January 13–February 26, 2023
Reilly Davidson has packed thirty-six Victor Boullet (b. 1969, Norway) paintings into the Lubov gallery: their psychological impact on the unprepared visitor almost warrants a warning label because their static, mundane violence leaves us bewildered. All painted between 2019 and 2021, these works of varying size do not constitute the uniform, coherent body of work one might expect from an artist showing in this gallery for the first time. This is because they all relate to Boullet himself, autobiographical in that what they depict is Boullet in various moods, reacting to a particular context or psychological state and transforming it, not into a concrete image of a place or thing but into a figural image of himself metamorphosed into the object of his scrutiny.
Boullet is the latest incarnation of Baudelaire’s “painter of modern life,” a flâneur with the jaundiced eye of someone wandering around while recovering from a physical or mental trauma. As Baudelaire writes, “The convalescent, like the child, enjoys, in the highest degree, the ability to interest himself keenly in things, even those which appear the most trivial.” This fascination with banality we see in a series of four 10 by 8 inch oils on linen, all titled I Want Coffee. In all four there is a coffee pot with a fork leaning against it, but what we are seeing is not the object per se, but rather Boullet’s varying frames of mind as he perceives the coffee pot, sometimes with a red base and a green cup, sometimes with an orange cup, the fork sometimes resting on its tines, sometimes resting on its handle. The object is the same and yet never the same because the artist changes with each new viewing. Even these supremely banal objects become fraught with significance, transformed into fetishes, or inhabited by ghosts when Boullet does the seeing.
Three large (63 by 51 inch) paintings hang next to one another. Not a triptych, but all with the same title: Binman. A binman is a garbageman, though Boullet’s is not emptying garbage cans but sitting in an interior. He’s a mess. In the first (left to right), he’s got a wailing baby on his lap, presumably held in place by his gaze since his hands are elsewhere. One foot is bare, the other covered with a huge, dark green boot that complements the light green of his sweater. He’s going nowhere because there is nothing to do with a screaming infant except stare at it in parental hell. In the second image, the binman has been duplicated and dismembered. One of his heads is at one end of a sort of bed, the other head at the other end, while his limbs are stuffed below. The green of his sweater is replicated in a pitcher filled with nothing, not half empty, not half full, because optimism, pessimism, and salvation are all out of the question here. In the third, a disconsolate binman stretches out a huge, deformed hand as he pleads for something, perhaps for someone to help the other person in the picture, who seems to be deceased.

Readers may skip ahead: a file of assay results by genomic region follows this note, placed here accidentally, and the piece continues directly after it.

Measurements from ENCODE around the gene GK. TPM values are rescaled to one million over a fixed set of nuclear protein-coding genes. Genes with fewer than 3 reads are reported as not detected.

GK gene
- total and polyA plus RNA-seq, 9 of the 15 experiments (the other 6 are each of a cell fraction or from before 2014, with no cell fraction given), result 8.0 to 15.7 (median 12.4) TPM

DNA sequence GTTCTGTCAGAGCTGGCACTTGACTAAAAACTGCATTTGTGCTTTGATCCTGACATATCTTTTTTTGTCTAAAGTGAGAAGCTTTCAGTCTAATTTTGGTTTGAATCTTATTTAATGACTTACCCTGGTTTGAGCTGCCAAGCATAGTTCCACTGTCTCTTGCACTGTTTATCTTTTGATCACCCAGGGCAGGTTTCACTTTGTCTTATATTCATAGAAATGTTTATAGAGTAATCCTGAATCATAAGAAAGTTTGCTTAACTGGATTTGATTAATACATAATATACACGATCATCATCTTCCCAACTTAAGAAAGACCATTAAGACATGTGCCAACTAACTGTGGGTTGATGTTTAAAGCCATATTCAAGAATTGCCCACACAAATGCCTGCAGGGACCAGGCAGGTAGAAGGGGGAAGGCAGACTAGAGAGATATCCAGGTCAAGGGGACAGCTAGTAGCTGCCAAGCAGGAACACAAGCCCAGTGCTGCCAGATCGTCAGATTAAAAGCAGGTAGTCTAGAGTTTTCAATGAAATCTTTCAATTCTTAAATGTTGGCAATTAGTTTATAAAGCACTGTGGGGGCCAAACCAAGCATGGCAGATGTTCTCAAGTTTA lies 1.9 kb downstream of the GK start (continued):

What this non-triptych populated by fragmented figures represents is bereavement. It’s what we feel when we lose a loved one: an emptiness, as if a piece of us has been stolen. Bereavement is what Holden Caulfield experiences in Catcher in the Rye and what Victor Boullet brilliantly expresses in these heartrending images of human bodies that have lost coherence: a dismemberment of the self, reflecting what has been torn away from us.
The hapless binman reappears in Binman (Heritage Problem) (2020-21) in a family portrait. He’s lost his green sweater, having replaced it with a monstrous green glove covering his right arm. He’s still one shoe off, one shoe on, but perhaps his wife can help him since a huge green boot is growing on her own right arm. Either the squalling brat has disappeared, or it’s grown up to be the little girl perched on mommy’s lap. This is no commemorative portrait, not a fond memory, but the family as a nightmare prison. Binman’s final appearance, Binman (Hope Street) (2020–21) has the poor man dismembered and impaled, his green sweater shot full of holes. There is clearly no hope on Hope Street, which becomes a theater for Boullet’s ironic inversions of portraiture and still life—the literal meaning of nature morte is entirely relevant here.
Where it all ends is a small 18-by-15-inch self-portrait, Sadman Boullet (2020). Now the artist too is burdened with the binman’s green glove, which instead of protection is a kind of leprosy or some kind of grotesque camouflage to conceal an absence. All Boullet’s antecedents—Ensor, Nolde, the Expressionists—come home to roost in this stunning depiction of melancholy, the capstone of a superb inaugural show.